The late German synth master Conrad Schnitzler is one of kosmische electronic music’s most interesting secret weapons. He helped to lay the foundation for deep, spacey, and turbulent soundscapes while playing in the early incarnations of Cluster (then known as Kluster) and Tangerine Dream (Schnitzler only appeared on that popular group’s 1970 debut album, Electronic Meditation), as well as in Eruption. Yet he remained strictly a cult figure and often went ignored in documentaries and histories of German music.

Wriggling free of band settings in the early ’70s, Schnitzler set out on a madly productive solo career that spanned over four decades. You could pick any 30 or so releases by him and discover a panoply of infernal and transcendental sounds illuminating each one. Even near the end of his momentous life, Schnitzler was creating challenging music that put to shame the efforts of those a quarter of his age.

Rot (German for “Red”) is Schnitzler’s first true solo LP, and what a debut it is. Symmetrically divided into 20-minute sidelong jams, it announced the presence of a diabolically talented composer. “Meditation” begins with a keening drone—a demonic busy telephone signal, practically—that portends very bad and very interesting things. Gradually, Schnitzler inserts a menagerie of acutely contoured, haywire synth disruptions to increase the chaos factor and to keep you on the knife-edge of your sanity. The effect over “Meditation”’s duration is that of a civilization incrementally unravelling. The eventful turbulence—and that persistent, penetrating drone—occurring throughout this piece is anything but meditative. Rather, Schnitzler takes the molecular tonal catastrophes of Gil Mellé’s Andromeda Strain soundtrack and magnifies them to madness-inducing intensities.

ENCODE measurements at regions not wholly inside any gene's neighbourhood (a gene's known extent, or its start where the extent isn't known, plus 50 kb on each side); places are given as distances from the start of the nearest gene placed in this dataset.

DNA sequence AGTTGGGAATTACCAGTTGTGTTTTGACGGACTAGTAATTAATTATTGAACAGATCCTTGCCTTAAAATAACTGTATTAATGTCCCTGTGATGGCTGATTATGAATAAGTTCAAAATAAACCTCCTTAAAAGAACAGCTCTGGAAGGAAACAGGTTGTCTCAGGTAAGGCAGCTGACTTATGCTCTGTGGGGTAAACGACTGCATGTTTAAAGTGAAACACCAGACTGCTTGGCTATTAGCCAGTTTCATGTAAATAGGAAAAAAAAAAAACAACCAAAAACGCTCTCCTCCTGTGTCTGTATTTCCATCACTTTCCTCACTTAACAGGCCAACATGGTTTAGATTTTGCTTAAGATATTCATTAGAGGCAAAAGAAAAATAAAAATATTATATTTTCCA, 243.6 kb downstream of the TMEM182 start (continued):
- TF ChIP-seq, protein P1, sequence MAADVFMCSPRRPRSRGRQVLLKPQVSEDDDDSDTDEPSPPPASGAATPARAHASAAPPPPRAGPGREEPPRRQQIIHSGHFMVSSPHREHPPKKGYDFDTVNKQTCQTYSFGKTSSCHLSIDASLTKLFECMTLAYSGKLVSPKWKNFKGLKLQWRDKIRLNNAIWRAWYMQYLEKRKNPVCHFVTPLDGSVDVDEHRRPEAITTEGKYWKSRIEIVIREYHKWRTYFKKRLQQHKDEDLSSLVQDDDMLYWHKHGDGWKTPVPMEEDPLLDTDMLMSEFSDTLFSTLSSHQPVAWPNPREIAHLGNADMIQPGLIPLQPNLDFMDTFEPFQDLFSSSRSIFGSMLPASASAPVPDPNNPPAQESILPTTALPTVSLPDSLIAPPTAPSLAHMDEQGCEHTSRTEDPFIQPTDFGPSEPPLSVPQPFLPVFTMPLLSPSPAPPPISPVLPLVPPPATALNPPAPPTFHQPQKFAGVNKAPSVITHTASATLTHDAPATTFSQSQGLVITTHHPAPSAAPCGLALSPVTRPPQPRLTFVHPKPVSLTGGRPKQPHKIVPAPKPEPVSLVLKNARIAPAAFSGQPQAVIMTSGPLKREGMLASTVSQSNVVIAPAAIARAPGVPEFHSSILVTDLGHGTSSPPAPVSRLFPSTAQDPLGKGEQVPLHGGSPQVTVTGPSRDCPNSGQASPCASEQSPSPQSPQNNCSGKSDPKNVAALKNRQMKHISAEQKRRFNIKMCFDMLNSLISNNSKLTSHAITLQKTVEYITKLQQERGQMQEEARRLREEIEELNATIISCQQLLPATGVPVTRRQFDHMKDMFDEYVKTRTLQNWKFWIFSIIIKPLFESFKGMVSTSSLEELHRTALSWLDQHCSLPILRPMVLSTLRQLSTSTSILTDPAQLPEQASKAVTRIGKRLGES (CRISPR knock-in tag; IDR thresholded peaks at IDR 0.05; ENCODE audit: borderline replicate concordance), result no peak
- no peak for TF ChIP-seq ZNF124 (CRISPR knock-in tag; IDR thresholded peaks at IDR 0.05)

“Krautrock” resembles some of American Buchla innovator Morton Subotnick’s discombobulating bleepathons, but Schnitzler, as is his wont, generates a more swarming and sinister aura than the creator of Silver Apples Of The Moon. (Trivia: Faust’s “Krautrock” came out in 1973, too.) This “Krautrock” sounds little like that of the genre’s best-known figures, but in its own peculiar, mad-scientist way, the track’s as psychedelic as the first Kraftwerk LP, Organisation’s Tone Float, and Seesselberg’s Synthetik 1. It’s a relentless cascade of metallic, insectoid timbres and nightmarish synth howls and wails. To its core, “Krautrock” is radio-unfriendly and an effective way to make a crowd of normcore folks scatter. But I love it to death.

The craziest thing about Rot is that Schnitzler had to release it himself. … Read more›

Woo “Awaawaa” (Palto Flats, 2016)

All it takes is about 10 seconds of a Woo song to understand that you’re in the presence of utterly distinctive artists who appear to operate in cloistered, idyllic settings, far from the usual circumstances of music-making. British brothers Clive and Mark Ives use electronics and percussion and guitars, clarinet, and bass, respectively, to create music that eludes easy categorization. They touch on many styles, including chamber jazz, ambient, dub, prog-folk, exotica, twisted yacht rock, Young Marble Giants-like post-punk, and winsome miniatures not a million miles from Eno’s instrumentals on Another Green World.

Listening to their releases, you sense that the Iveses are totally unconcerned about music-biz trapping; neither fame nor fortune seems to enter their minds. They simply want to lay down these genuinely idiosyncratic tunes that work best in your headphones/earbuds while you’re alone in nature. That’s an all-too-rare phenomenon.

Recorded from 1975 to 1982 in London, Awaawaa only recently gained wider recognition, thanks to a 2016 reissue by the Palto Flats label. Its 16 instrumentals rarely puncture their way to the forefront of your consciousness. Rather, they enter earshot with low-key charm, do their thing for a few minutes, then unceremoniously bow out. “Green Blob” is the closest Woo get to “rocking out,” coming across like CAN circa Ege Bamyasi (sans vox) burrowing deeply into inner space, with Mark Ives’ guitar recalling Michael Karoli’s yearning, clarion tone. Similarly, “The Goodies” sounds like the Residents interpreting CAN, casting the krautrock legends’ irrepressible groove science in a more insular context.

The pieces on Awaawaa exude an unobtrusive beauty, a congenial mellowness; the cumulative effect is a subtle, holistic well-being. It’s a sprig of joy that will keep you enraptured and hearing new delights with each successive listen. -Buckley Mayfield… Read more›

Laraaji “Essence/Universe” (Audion, 1987)